On the Blogs: The Economy of the ‘Lucky Country’ Is at Risk From Its Lack of Diversification FacebookTwitterLinkedInEmailPrint分享Satyajit Das for Bloomberg View:If Australia is an economic miracle—the so-called Lucky Country, beneficiary of more than a quarter century of uninterrupted growth—then its banks are its most visible sign of strength. In fact, though, this ruddy good health masks some deeply worrying trends. The balance sheets of Australia’s biggest banks are far more vulnerable than they may seem on the surface—and that means Australia is, too.Australian financial institutions have made the same fundamental mistake the rest of the country has, assuming that growth based on “houses and holes”—rising property prices and resources buried underground—can continue indefinitely. In fact, despite a recent rebound in Chinese demand, commodities prices look set to remain weak for the foreseeable future. Banks’ exposure to the slowing natural resources sector has reached nearly $50 billion in loans outstanding—worryingly large relative to their capital resources.Pundits have been saying for years that Australia needs to diversify its economy, boosting services exports—primarily tourism, education and health—rather than continuing to depend on resources and debt-fueled property growth. Banks need to do the same, reducing their exposure to the housing market and the mining industry. At the same time, they should move swiftly to shore up their balance sheets, aggressively increasing bad-debt reserves, raising capital and gradually trimming dividends. Even their otherwise enviable luck can’t last forever.In Australia, All That Glitters Isn’t Gold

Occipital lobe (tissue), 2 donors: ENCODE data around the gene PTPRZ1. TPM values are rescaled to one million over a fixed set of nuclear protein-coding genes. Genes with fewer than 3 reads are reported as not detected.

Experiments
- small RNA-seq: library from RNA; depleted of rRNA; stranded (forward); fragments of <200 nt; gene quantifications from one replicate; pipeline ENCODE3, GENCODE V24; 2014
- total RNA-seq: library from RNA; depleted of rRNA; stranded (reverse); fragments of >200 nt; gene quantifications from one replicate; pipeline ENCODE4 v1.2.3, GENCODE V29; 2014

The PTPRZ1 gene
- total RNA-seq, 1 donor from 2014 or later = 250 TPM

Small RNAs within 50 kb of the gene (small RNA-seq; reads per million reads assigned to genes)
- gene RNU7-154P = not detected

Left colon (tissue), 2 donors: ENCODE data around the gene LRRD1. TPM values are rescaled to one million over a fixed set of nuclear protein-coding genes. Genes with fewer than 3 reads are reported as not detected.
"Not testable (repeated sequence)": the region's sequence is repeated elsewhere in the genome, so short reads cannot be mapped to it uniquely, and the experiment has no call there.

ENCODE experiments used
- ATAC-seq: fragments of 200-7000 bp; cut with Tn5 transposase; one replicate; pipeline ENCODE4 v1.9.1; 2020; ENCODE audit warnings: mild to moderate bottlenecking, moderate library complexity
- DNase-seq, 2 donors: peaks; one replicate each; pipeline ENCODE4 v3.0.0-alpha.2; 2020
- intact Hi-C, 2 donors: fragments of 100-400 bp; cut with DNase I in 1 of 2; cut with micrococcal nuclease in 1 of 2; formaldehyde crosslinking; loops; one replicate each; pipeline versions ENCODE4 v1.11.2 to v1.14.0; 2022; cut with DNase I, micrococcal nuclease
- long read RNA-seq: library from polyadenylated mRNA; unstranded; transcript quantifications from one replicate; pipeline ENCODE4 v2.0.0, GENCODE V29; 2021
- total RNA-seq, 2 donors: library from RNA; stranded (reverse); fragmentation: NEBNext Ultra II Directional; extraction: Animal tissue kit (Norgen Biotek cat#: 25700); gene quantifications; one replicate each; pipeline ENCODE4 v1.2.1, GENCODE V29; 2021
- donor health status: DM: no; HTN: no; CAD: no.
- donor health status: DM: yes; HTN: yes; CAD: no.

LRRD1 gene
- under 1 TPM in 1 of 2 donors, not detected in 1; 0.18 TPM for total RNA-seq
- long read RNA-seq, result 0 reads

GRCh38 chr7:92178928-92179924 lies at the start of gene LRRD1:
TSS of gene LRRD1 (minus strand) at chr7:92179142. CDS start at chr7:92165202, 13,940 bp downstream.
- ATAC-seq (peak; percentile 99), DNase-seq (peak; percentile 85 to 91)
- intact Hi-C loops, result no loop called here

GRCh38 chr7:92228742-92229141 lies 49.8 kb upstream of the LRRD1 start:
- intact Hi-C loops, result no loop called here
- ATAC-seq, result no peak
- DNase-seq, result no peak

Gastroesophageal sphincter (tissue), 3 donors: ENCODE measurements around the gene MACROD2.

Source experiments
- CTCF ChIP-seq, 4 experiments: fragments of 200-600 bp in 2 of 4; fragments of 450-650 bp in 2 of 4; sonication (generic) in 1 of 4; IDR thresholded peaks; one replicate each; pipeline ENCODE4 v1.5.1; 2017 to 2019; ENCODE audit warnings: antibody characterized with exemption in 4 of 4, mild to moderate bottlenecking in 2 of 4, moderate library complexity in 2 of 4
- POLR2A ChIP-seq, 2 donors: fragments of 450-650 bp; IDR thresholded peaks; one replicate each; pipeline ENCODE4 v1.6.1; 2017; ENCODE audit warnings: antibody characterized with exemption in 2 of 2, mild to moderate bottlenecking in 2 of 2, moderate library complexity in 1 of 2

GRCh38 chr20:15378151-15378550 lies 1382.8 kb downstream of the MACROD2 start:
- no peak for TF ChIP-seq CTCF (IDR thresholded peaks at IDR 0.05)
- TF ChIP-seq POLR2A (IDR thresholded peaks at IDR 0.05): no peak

Briefs THE CUBAN AMERICAN BAR ASSOCIATION recently held its 31st Installation Gala, which honored its first president, Mario P. Goderich who, in 1978, became the first Cuban exile to become a circuit court judge in the U.S. Judge Goderich retired as a Third District Court of Appeal judge in December 2004. CABA presented Goderich with its inaugural P.A.V.E.R. award in recognition of his professionalism, achievements, values, excellence, and respect throughout his career. Judge Goderich also received a special tribute and proclamation from Attorney General Charlie Crist. Pictured from the left are CABA’s new president, Antonio C. Castro, Florida Bar President Kelly Overstreet Johnson, and CABA’s immediate past president, Ramon Abadin. Corali “Cori” Lopez-Castro will serve as the organization’s president-elect. Those elected to the 2005 CABA Board of Directors include Elizabeth M. Hernandez, Marlene Quintana, Sergio Mendez, Victoria Del Pino, Roland Sanchez-Medina, Jr., Victoria Mendez, Sandra Ferrera, Maria Rubio, Vivian De Las Cuevas-Diaz, Roberto Pardo, Manuel Garcia-Linares, and Raul Chacon, Jr. THE JOSIAH T. WALLS BAR Association recently presented a check for $1,000 to officials at the Star Academy, a small private school in a lower socioeconomic neighborhood in Gainesville. The funds are for the Tech for Tots/Street Law community project the bar has launched. The funds were provided by the Bar’s Young Lawyers Division as a part of its affiliate outreach grant program. Pictured from the left in the back are Dean Jonathan Reed, YLD President Michael Faehner, project Chair Bonita Young, school director Phyllis Dykes, and Walls Bar President and YLD board member Rhonda Chung-de Cambre. Dictionaries distributed Marion County public school third- graders are receiving free dictionaries this month, thanks to attorney Steve Rogers and contractor Ken Ausley.The Dictionary Project is a national nonprofit organization originating in South Carolina that raises money to buy dictionaries for third-grade students. The goal of the program is to assist third-graders to complete the school year as good writers, active readers, and creative thinkers by providing the students with their own personal dictionaries. Court reporters hook up with Bar Foundation The Florida Court Reporters Association reaffirmed its commitment to greater access to justice by announcing its plans to become more involved with The Florida Bar Foundation.FCRA President-elect Teresa Durando and FCRA President Louise Johnson say they are looking forward to helping spread the word about the Bar Foundation to Florida’s professional court reporters.According to Tina Kautter, FCRA’s executive director, there are approximately 4,000 court reporters in Florida. Briefs February 15, 2005 Regular News